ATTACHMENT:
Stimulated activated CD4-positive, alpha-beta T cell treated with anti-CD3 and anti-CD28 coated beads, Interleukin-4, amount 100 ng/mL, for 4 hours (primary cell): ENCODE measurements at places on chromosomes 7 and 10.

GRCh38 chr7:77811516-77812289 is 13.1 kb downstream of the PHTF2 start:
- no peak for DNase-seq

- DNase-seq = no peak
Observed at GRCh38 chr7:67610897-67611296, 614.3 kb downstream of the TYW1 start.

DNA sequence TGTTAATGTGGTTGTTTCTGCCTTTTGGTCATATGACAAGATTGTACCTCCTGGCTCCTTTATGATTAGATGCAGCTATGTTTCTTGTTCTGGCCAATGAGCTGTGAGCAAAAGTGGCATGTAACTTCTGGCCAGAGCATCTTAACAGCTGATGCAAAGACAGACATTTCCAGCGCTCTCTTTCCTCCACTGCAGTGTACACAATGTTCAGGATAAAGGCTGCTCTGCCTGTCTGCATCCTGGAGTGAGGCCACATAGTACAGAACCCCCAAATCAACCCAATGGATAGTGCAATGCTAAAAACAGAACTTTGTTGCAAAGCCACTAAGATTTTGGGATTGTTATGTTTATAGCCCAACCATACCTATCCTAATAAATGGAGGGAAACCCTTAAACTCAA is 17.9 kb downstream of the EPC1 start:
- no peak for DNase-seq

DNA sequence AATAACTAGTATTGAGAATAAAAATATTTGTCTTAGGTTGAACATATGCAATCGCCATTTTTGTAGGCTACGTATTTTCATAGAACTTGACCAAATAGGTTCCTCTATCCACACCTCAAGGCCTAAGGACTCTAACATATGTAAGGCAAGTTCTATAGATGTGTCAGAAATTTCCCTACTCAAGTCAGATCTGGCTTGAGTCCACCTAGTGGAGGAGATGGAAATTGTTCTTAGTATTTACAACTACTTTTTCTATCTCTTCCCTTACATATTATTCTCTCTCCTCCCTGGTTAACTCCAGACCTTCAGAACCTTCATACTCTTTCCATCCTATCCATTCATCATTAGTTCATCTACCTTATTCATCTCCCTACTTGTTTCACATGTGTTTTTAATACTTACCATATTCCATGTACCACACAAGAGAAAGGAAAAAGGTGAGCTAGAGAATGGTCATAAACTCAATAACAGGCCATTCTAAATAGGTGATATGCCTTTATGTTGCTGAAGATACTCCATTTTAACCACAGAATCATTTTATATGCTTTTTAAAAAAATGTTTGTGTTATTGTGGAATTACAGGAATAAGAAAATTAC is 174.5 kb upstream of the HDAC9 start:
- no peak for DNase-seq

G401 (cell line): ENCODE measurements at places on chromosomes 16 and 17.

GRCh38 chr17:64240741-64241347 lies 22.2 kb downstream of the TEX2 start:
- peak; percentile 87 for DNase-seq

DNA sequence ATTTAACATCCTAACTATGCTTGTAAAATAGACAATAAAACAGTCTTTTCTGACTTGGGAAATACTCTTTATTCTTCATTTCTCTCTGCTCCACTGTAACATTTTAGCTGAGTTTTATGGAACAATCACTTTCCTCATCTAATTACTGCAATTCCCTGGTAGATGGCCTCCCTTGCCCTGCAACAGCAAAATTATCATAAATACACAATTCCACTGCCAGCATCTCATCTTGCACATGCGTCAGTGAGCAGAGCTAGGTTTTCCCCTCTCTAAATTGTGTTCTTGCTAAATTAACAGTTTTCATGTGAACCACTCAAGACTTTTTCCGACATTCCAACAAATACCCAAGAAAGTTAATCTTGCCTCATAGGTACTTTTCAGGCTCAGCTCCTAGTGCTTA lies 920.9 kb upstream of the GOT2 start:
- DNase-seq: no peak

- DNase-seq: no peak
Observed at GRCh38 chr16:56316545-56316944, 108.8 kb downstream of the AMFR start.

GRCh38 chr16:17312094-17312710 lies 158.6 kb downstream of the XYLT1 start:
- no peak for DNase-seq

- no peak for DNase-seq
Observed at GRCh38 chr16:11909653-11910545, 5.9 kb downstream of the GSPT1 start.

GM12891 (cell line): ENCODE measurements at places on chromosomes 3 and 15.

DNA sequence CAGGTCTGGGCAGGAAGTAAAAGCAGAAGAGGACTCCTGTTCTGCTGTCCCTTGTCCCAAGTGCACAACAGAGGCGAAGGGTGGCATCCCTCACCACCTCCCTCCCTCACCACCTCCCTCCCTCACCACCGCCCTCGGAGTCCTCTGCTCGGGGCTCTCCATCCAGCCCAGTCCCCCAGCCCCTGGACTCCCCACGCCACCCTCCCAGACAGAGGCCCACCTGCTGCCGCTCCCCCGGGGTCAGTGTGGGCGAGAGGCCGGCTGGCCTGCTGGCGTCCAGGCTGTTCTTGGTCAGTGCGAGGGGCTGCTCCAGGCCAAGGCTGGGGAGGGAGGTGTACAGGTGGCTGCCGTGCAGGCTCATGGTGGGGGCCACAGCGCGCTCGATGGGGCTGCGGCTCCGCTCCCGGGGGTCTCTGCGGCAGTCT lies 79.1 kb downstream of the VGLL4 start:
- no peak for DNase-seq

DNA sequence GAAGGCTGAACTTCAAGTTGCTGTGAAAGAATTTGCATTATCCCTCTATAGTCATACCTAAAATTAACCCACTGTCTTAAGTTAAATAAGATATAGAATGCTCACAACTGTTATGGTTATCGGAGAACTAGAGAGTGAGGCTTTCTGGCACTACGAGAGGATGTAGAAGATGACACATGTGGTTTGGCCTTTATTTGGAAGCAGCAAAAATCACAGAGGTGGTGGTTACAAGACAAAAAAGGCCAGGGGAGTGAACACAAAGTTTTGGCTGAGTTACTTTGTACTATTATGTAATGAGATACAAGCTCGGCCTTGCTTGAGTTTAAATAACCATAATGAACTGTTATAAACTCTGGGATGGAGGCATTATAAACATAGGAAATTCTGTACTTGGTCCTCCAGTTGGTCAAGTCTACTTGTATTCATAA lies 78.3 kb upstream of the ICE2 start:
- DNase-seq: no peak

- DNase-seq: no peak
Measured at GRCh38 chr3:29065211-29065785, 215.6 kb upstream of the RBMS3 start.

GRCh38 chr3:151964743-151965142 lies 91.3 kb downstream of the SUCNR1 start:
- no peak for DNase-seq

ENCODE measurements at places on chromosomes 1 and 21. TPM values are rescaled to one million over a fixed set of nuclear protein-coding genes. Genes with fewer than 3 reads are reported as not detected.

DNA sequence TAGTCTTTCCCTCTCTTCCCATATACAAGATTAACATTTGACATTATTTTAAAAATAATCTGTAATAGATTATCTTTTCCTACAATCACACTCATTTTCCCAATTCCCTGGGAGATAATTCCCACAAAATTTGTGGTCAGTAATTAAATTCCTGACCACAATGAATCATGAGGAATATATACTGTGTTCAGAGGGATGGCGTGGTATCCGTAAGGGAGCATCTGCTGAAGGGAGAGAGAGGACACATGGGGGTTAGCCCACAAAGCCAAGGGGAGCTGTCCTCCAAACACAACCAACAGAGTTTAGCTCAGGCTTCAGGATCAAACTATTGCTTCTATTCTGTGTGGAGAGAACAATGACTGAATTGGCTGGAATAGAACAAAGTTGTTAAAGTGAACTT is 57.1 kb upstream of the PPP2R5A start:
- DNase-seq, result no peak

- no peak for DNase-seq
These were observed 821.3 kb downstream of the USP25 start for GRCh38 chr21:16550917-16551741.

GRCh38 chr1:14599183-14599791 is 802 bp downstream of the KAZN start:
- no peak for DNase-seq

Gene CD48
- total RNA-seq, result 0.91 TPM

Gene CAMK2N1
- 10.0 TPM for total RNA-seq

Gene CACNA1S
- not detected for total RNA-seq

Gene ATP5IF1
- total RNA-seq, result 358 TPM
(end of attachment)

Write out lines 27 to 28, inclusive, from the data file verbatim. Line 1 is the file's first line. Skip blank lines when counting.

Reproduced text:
Measured at GRCh38 chr3:29065211-29065785, 215.6 kb upstream of the RBMS3 start.

GRCh38 chr3:151964743-151965142 lies 91.3 kb downstream of the SUCNR1 start: